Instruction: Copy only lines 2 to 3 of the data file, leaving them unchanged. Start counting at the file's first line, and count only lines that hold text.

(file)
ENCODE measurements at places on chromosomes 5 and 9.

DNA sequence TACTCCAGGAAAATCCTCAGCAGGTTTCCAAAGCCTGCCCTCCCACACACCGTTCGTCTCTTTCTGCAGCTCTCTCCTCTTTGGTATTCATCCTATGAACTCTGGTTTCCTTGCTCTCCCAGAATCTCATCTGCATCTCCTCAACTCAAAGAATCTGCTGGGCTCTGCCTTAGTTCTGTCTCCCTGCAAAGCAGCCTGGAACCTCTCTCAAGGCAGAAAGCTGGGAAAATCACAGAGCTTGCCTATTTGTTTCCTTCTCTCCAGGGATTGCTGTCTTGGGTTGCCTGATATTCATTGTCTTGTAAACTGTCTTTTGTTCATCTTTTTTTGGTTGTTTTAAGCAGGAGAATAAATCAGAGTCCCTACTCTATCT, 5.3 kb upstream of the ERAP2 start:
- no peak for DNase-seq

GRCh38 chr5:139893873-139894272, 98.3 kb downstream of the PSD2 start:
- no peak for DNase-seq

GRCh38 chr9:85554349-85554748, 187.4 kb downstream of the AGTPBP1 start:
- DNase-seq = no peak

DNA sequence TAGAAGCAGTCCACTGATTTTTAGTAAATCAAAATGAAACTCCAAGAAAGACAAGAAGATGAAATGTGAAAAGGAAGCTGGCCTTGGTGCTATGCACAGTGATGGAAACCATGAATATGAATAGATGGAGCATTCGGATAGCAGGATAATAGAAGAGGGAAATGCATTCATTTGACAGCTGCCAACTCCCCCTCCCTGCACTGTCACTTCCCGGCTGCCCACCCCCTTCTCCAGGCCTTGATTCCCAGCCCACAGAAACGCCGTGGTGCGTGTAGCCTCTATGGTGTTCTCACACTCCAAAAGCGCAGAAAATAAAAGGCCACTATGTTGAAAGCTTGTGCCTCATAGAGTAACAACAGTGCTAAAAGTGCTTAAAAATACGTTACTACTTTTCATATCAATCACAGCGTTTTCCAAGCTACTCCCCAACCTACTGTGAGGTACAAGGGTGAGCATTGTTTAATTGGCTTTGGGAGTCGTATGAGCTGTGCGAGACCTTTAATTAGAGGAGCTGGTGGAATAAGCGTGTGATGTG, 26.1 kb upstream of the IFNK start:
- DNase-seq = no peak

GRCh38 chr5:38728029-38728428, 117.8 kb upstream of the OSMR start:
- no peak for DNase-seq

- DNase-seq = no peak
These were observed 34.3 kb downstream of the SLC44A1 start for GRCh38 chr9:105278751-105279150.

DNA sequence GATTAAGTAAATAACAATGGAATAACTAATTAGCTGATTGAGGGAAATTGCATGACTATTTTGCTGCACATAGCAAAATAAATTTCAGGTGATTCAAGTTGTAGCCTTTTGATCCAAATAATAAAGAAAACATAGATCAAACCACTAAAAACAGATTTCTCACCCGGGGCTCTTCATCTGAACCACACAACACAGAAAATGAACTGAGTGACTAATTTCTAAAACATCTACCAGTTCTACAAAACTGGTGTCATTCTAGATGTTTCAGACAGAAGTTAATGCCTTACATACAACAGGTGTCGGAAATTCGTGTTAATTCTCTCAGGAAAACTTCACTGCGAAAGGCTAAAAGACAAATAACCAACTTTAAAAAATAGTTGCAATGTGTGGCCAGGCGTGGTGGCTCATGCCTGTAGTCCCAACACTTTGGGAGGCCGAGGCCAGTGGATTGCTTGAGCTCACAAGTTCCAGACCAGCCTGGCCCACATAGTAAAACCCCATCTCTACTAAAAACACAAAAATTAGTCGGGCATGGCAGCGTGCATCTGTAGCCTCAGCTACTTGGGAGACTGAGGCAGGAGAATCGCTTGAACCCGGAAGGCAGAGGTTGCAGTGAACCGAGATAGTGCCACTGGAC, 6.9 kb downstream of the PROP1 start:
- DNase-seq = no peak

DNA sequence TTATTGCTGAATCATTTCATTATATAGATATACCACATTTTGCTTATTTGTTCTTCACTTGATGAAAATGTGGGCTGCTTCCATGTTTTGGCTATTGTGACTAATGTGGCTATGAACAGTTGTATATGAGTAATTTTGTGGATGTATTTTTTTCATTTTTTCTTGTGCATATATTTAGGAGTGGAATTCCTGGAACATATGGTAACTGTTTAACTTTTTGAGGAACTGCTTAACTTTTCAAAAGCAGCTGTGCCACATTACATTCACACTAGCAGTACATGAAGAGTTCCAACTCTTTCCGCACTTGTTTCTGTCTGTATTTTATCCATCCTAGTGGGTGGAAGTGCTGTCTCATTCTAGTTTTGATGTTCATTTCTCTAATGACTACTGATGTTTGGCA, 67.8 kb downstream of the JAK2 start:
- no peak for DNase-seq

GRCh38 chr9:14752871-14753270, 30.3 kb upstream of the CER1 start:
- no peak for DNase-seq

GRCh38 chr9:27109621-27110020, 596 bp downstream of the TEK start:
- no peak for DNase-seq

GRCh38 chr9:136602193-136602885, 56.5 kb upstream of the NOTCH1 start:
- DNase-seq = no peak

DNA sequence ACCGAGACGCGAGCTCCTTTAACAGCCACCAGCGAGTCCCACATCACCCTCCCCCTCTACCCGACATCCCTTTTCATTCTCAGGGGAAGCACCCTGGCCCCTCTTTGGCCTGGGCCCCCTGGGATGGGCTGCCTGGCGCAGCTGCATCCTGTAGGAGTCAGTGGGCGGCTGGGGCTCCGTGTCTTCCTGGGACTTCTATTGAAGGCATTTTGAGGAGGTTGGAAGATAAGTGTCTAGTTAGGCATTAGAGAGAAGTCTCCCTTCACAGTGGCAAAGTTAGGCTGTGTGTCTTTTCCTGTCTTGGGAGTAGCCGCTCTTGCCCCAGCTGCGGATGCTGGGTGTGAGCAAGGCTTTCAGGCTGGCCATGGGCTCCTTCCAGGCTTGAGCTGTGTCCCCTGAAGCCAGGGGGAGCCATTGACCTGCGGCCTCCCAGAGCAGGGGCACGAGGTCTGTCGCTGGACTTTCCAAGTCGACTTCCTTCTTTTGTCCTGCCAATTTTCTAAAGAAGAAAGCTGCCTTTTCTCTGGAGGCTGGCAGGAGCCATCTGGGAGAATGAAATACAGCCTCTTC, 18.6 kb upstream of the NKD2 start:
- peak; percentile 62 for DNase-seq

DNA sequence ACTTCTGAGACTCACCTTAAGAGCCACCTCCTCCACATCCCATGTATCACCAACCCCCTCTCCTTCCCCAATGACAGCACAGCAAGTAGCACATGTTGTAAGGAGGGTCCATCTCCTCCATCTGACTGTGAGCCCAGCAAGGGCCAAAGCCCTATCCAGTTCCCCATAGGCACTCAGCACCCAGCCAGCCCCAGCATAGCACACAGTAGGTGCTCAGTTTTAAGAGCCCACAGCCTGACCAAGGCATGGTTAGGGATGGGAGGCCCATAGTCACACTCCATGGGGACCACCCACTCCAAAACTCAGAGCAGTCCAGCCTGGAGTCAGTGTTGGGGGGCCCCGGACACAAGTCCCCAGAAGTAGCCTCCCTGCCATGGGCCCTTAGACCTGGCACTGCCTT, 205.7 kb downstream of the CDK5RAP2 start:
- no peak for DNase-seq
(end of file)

DNA sequence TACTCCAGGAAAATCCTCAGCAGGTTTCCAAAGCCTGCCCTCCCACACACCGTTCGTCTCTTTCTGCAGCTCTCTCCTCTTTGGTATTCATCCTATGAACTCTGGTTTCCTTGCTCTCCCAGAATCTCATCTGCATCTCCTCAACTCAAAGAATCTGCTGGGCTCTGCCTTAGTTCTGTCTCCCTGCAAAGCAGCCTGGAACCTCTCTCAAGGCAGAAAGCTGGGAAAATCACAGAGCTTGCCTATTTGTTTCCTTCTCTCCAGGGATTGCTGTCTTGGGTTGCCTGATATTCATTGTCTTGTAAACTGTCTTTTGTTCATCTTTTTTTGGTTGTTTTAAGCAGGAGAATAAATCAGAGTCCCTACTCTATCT, 5.3 kb upstream of the ERAP2 start:
- no peak for DNase-seq